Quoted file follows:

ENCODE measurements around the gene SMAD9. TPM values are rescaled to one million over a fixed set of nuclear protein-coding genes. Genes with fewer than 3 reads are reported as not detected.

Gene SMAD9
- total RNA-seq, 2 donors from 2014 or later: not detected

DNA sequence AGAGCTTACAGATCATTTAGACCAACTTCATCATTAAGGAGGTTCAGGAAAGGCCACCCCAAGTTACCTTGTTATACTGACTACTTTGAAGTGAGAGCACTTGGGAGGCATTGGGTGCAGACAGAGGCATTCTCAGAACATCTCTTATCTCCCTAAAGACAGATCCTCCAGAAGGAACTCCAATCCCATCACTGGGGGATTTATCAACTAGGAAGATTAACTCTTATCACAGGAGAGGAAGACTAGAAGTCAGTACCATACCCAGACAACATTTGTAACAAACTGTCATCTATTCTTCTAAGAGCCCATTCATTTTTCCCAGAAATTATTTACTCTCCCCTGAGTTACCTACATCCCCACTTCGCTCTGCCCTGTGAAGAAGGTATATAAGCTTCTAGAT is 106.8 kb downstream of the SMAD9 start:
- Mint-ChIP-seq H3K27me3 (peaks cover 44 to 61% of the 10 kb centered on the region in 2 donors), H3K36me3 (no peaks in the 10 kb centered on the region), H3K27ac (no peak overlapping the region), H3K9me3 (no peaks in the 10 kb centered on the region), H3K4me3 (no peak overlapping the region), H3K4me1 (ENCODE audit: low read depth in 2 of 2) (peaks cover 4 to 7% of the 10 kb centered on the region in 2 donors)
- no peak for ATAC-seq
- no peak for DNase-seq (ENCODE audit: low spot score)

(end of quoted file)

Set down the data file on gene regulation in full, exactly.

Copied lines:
ENCODE measurements around the gene SMAD9. TPM values are rescaled to one million over a fixed set of nuclear protein-coding genes. Genes with fewer than 3 reads are reported as not detected.

Gene SMAD9
- total RNA-seq, 2 donors from 2014 or later: not detected

DNA sequence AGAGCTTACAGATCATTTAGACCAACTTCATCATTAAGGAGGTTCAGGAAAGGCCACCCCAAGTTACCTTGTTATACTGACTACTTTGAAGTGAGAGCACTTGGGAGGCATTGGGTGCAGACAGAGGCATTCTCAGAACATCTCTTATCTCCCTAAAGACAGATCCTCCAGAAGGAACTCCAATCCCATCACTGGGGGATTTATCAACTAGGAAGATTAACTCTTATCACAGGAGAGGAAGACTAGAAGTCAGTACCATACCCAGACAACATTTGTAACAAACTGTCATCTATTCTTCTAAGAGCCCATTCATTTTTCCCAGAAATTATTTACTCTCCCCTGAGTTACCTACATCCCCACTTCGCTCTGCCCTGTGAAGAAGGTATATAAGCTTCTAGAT is 106.8 kb downstream of the SMAD9 start:
- Mint-ChIP-seq H3K27me3 (peaks cover 44 to 61% of the 10 kb centered on the region in 2 donors), H3K36me3 (no peaks in the 10 kb centered on the region), H3K27ac (no peak overlapping the region), H3K9me3 (no peaks in the 10 kb centered on the region), H3K4me3 (no peak overlapping the region), H3K4me1 (ENCODE audit: low read depth in 2 of 2) (peaks cover 4 to 7% of the 10 kb centered on the region in 2 donors)
- no peak for ATAC-seq
- no peak for DNase-seq (ENCODE audit: low spot score)